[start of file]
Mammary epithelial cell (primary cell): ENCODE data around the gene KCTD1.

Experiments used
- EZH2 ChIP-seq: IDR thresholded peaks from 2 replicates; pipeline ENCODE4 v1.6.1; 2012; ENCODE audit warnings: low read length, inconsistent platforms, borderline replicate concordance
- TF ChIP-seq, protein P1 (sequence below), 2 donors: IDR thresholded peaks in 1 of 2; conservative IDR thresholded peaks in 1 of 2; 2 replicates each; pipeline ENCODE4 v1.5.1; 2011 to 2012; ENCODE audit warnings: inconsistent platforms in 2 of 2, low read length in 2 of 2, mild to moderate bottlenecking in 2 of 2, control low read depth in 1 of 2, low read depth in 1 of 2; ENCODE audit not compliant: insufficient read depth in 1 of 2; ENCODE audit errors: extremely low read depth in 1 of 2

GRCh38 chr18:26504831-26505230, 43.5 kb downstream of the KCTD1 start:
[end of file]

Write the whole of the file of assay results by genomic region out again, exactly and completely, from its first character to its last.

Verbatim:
Mammary epithelial cell (primary cell): ENCODE data around the gene KCTD1.

Experiments used
- EZH2 ChIP-seq: IDR thresholded peaks from 2 replicates; pipeline ENCODE4 v1.6.1; 2012; ENCODE audit warnings: low read length, inconsistent platforms, borderline replicate concordance
- TF ChIP-seq, protein P1 (sequence below), 2 donors: IDR thresholded peaks in 1 of 2; conservative IDR thresholded peaks in 1 of 2; 2 replicates each; pipeline ENCODE4 v1.5.1; 2011 to 2012; ENCODE audit warnings: inconsistent platforms in 2 of 2, low read length in 2 of 2, mild to moderate bottlenecking in 2 of 2, control low read depth in 1 of 2, low read depth in 1 of 2; ENCODE audit not compliant: insufficient read depth in 1 of 2; ENCODE audit errors: extremely low read depth in 1 of 2

GRCh38 chr18:26504831-26505230, 43.5 kb downstream of the KCTD1 start: